NON-FUNCTIONAL REQUIREMENT WOULD BE - Email should be sent with a latency of no greater than 1from
                                                                                                              such an activity.

The non-functional requirements elaborates a performance characteristics of the system such as:
*) capacity
*)speed
*)Security
*)stability
*)scalability
« Last Edit: July 07, 2017, 03:27:46 pm by 170422303 »

172732205

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Re: What are the Non Functional Requirements
« Reply #6 on: July 09, 2017, 10:34:49 am »
n systems engineering and requirements engineering, a non-functional requirement (NFR) is a requirement that specifies criteria that can be used to judge the operation of a system, rather than specific behaviors. They are contrasted with functional requirements that define specific behavior or functions.

170123204

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Re: What are the Non Functional Requirements
« Reply #7 on: July 09, 2017, 02:10:50 pm »
 Non-functional requirements describe how the system works, while functional requirements describe what the system should do.
This does not mean the latter are more important, but most requirement gathering techniques focus on functional requirements, so large gaps in non-functional requirements are common.
So what exactly are we looking for here? Well, here are four examples of Non-Functional requirement groups; usability, reliability, performance, and supportability.

172624703

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Re: What are the Non Functional Requirements
« Reply #8 on: July 17, 2017, 11:12:21 am »
Basically, non-functional requirements relate to qualities of the system that cut across user facing features, such as security, reliability, and performance. Non-functional is probably a bad name because it sounds like these requirements are intangible, simply properties of a static system. However, these requirements do affect the function of the system and it is possible to design tests that these qualities are present.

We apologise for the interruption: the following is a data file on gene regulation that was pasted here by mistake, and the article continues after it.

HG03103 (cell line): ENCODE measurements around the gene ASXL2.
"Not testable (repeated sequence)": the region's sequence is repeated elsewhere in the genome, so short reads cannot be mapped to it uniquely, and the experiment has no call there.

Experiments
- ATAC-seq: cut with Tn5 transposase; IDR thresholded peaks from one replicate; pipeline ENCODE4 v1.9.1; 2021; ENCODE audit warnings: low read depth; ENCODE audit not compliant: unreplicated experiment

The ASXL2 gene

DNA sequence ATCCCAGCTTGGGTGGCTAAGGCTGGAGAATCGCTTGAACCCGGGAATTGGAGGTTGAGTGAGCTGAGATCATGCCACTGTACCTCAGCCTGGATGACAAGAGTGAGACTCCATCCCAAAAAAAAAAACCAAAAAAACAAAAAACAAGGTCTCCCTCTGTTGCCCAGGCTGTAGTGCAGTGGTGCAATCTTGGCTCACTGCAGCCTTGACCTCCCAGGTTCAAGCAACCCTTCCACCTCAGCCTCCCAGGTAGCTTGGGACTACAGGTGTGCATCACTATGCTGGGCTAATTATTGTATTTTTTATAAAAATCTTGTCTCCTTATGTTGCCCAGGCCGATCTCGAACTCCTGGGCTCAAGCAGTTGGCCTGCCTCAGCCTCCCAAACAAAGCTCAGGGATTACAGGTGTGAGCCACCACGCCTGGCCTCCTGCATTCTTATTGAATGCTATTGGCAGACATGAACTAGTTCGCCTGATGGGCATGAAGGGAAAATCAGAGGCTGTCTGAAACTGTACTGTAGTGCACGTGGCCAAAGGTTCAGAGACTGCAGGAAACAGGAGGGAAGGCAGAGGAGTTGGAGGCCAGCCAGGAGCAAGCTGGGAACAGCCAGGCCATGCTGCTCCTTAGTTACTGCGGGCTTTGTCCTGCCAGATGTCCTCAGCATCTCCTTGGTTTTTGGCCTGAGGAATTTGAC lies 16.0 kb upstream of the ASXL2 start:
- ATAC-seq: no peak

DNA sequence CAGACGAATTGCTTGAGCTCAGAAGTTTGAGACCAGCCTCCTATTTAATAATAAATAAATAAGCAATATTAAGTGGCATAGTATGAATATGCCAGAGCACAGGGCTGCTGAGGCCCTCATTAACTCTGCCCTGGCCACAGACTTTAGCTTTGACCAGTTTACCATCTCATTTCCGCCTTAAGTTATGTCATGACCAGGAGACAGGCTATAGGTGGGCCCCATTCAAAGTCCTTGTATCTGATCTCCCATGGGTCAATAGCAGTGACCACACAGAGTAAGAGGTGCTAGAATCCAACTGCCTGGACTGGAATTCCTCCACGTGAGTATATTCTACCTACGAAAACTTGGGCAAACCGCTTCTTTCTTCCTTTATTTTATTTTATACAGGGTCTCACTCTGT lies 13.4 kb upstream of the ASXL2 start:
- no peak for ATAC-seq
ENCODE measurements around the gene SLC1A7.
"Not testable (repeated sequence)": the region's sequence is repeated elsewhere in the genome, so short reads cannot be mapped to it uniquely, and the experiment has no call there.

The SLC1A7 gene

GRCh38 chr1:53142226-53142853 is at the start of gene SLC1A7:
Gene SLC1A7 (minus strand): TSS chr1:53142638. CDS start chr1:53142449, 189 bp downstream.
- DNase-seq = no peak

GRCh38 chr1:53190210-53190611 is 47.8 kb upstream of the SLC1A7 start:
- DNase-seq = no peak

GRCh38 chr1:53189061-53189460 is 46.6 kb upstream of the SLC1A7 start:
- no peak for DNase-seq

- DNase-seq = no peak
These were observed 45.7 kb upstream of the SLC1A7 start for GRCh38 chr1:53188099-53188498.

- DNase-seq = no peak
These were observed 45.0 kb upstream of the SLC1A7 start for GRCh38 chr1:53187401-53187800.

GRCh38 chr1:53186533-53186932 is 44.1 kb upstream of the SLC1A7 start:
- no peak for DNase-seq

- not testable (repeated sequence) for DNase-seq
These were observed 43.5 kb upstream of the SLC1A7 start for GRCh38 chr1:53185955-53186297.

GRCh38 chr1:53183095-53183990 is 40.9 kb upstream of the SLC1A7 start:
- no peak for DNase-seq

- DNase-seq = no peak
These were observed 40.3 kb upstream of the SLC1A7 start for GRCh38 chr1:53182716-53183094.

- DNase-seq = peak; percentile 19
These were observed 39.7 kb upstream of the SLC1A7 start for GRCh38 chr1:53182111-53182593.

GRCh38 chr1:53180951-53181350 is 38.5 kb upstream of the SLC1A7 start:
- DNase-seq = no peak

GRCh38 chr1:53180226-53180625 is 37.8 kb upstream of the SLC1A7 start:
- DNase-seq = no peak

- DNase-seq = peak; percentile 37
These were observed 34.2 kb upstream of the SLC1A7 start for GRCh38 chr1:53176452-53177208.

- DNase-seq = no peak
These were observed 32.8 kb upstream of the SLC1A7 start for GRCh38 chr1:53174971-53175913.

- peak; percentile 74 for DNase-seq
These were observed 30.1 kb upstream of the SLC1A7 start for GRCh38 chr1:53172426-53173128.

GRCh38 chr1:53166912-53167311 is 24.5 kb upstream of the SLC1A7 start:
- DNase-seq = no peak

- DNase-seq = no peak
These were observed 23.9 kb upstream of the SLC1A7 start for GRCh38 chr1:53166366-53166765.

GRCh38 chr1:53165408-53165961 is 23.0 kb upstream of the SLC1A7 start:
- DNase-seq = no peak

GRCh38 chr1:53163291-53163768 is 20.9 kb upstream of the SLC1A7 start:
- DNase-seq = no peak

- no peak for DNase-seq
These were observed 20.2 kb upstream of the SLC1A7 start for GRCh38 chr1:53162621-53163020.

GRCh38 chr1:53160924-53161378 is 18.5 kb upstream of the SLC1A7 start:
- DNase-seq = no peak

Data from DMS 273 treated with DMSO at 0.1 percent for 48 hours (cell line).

The difference from functional requirements is that these qualities must be present throughout the system rather than delivered in one-shot like a user facing feature. Alternative terms for non-functional requirements are "constraints", "quality attributes", "quality goals" and "quality of service requirements" but let’s stick to calling them "non-functional requirement" (NFR) for now. So they have to be considered in every development cycle and factored into our test strategy.

NFR can be grouped into:

Execution qualities, such as security and usability, which are observable at run time.
Evolution qualities, such as testability, maintainability, extensibility and scalability, which are embodied in the static structure of the software system.

172031605

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Re: What are the Non Functional Requirements
« Reply #9 on: August 02, 2017, 04:30:20 pm »
Non-functional requirements are often called "quality attributes" of a system. Other terms for non-functional requirements are "qualities", "quality goals", "quality of service requirements", "constraints" and "non-behavioral requirements".Informally these are sometimes called the "ilities", from attributes like stability and portability. Qualities—that is non-functional requirements—can be divided into two main categories: